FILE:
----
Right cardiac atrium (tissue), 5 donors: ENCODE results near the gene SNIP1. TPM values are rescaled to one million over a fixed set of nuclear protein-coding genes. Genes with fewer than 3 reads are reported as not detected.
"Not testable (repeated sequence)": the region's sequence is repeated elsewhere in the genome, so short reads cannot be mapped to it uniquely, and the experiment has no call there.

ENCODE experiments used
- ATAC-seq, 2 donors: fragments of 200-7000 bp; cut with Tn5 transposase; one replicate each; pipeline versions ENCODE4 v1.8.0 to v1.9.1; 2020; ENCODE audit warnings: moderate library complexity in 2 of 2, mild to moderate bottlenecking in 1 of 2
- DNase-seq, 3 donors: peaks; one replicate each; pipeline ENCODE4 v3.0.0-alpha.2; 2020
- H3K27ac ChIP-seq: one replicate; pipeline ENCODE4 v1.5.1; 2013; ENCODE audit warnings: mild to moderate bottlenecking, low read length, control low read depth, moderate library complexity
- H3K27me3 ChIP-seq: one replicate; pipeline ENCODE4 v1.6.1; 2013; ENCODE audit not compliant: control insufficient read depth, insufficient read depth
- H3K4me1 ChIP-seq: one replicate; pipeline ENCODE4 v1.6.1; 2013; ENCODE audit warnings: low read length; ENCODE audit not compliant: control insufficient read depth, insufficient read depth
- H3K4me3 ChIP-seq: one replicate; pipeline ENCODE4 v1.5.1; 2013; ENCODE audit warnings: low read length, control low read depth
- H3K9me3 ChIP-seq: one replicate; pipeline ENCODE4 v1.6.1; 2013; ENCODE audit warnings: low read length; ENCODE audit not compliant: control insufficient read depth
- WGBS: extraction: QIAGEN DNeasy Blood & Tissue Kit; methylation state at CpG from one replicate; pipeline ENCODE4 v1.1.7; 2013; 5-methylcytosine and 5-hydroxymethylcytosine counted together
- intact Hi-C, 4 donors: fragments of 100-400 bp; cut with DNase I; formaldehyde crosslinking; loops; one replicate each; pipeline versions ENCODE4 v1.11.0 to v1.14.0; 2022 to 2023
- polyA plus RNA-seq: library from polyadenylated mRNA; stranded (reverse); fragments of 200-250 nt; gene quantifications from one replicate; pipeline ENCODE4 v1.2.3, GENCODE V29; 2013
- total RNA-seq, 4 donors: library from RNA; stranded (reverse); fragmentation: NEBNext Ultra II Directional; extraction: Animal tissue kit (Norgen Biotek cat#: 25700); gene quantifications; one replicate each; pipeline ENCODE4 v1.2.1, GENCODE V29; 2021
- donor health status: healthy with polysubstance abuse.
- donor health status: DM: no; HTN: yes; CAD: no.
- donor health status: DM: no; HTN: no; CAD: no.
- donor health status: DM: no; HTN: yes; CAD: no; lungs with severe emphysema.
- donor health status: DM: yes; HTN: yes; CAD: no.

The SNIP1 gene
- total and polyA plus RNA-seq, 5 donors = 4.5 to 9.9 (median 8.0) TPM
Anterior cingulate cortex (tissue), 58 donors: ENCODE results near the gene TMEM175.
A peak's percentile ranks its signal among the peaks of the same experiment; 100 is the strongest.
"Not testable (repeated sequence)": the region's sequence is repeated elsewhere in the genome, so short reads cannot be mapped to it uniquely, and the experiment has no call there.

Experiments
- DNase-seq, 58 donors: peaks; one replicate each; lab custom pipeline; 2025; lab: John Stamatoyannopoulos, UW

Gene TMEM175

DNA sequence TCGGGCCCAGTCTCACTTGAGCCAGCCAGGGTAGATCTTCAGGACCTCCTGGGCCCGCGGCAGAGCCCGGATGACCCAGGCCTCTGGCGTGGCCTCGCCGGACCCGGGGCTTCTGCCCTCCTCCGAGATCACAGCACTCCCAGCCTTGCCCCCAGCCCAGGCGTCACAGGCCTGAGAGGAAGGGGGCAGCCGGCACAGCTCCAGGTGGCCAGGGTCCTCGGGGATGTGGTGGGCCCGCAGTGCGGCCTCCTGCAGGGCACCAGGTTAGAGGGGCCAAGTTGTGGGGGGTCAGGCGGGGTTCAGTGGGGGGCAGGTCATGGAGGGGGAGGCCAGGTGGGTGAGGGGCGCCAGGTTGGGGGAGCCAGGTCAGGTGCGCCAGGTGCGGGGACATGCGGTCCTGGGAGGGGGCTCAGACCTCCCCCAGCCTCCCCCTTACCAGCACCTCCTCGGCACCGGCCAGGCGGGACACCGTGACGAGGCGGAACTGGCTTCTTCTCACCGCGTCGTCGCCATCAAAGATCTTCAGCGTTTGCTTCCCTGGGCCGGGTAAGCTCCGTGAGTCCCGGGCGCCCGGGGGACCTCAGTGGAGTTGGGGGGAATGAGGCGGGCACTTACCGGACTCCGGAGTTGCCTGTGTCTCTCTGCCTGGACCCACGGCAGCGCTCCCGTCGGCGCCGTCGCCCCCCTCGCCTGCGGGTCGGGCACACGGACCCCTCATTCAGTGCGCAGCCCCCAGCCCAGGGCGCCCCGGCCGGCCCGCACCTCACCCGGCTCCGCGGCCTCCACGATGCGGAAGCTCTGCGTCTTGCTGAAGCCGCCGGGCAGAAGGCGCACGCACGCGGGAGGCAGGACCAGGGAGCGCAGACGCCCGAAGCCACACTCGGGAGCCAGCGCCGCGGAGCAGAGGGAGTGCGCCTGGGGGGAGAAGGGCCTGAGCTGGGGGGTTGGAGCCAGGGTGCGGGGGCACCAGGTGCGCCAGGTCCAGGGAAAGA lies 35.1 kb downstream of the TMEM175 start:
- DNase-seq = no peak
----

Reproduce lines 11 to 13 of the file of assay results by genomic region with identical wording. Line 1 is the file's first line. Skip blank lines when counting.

- WGBS: extraction: QIAGEN DNeasy Blood & Tissue Kit; methylation state at CpG from one replicate; pipeline ENCODE4 v1.1.7; 2013; 5-methylcytosine and 5-hydroxymethylcytosine counted together
- intact Hi-C, 4 donors: fragments of 100-400 bp; cut with DNase I; formaldehyde crosslinking; loops; one replicate each; pipeline versions ENCODE4 v1.11.0 to v1.14.0; 2022 to 2023
- polyA plus RNA-seq: library from polyadenylated mRNA; stranded (reverse); fragments of 200-250 nt; gene quantifications from one replicate; pipeline ENCODE4 v1.2.3, GENCODE V29; 2013